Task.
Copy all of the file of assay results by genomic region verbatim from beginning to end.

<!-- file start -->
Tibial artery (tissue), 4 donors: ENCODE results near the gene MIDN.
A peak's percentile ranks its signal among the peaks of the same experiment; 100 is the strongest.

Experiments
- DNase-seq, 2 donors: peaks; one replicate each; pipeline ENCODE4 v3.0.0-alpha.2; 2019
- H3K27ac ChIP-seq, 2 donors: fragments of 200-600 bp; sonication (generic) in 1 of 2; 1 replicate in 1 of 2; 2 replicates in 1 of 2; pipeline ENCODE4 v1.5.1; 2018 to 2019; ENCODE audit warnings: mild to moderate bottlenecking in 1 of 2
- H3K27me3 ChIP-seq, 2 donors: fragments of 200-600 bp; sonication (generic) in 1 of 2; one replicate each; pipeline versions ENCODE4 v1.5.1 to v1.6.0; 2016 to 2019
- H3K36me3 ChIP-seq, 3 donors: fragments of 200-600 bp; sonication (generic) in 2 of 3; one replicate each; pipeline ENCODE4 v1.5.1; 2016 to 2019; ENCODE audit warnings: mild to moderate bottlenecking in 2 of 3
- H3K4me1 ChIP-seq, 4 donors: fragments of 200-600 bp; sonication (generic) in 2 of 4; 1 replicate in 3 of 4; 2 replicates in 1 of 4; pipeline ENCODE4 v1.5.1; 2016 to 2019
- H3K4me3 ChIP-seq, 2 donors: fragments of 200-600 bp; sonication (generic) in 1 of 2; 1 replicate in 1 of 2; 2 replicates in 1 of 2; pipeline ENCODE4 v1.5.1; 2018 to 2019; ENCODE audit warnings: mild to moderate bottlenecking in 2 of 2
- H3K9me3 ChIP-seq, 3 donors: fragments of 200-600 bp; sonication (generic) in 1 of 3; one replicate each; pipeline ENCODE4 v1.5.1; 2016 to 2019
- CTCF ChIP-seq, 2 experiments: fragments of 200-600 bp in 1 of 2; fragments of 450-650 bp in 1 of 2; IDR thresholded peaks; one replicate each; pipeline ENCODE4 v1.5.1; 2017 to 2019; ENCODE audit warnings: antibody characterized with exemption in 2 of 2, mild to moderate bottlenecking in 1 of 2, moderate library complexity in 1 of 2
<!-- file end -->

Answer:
Tibial artery (tissue), 4 donors: ENCODE results near the gene MIDN.
A peak's percentile ranks its signal among the peaks of the same experiment; 100 is the strongest.

Experiments
- DNase-seq, 2 donors: peaks; one replicate each; pipeline ENCODE4 v3.0.0-alpha.2; 2019
- H3K27ac ChIP-seq, 2 donors: fragments of 200-600 bp; sonication (generic) in 1 of 2; 1 replicate in 1 of 2; 2 replicates in 1 of 2; pipeline ENCODE4 v1.5.1; 2018 to 2019; ENCODE audit warnings: mild to moderate bottlenecking in 1 of 2
- H3K27me3 ChIP-seq, 2 donors: fragments of 200-600 bp; sonication (generic) in 1 of 2; one replicate each; pipeline versions ENCODE4 v1.5.1 to v1.6.0; 2016 to 2019
- H3K36me3 ChIP-seq, 3 donors: fragments of 200-600 bp; sonication (generic) in 2 of 3; one replicate each; pipeline ENCODE4 v1.5.1; 2016 to 2019; ENCODE audit warnings: mild to moderate bottlenecking in 2 of 3
- H3K4me1 ChIP-seq, 4 donors: fragments of 200-600 bp; sonication (generic) in 2 of 4; 1 replicate in 3 of 4; 2 replicates in 1 of 4; pipeline ENCODE4 v1.5.1; 2016 to 2019
- H3K4me3 ChIP-seq, 2 donors: fragments of 200-600 bp; sonication (generic) in 1 of 2; 1 replicate in 1 of 2; 2 replicates in 1 of 2; pipeline ENCODE4 v1.5.1; 2018 to 2019; ENCODE audit warnings: mild to moderate bottlenecking in 2 of 2
- H3K9me3 ChIP-seq, 3 donors: fragments of 200-600 bp; sonication (generic) in 1 of 3; one replicate each; pipeline ENCODE4 v1.5.1; 2016 to 2019
- CTCF ChIP-seq, 2 experiments: fragments of 200-600 bp in 1 of 2; fragments of 450-650 bp in 1 of 2; IDR thresholded peaks; one replicate each; pipeline ENCODE4 v1.5.1; 2017 to 2019; ENCODE audit warnings: antibody characterized with exemption in 2 of 2, mild to moderate bottlenecking in 1 of 2, moderate library complexity in 1 of 2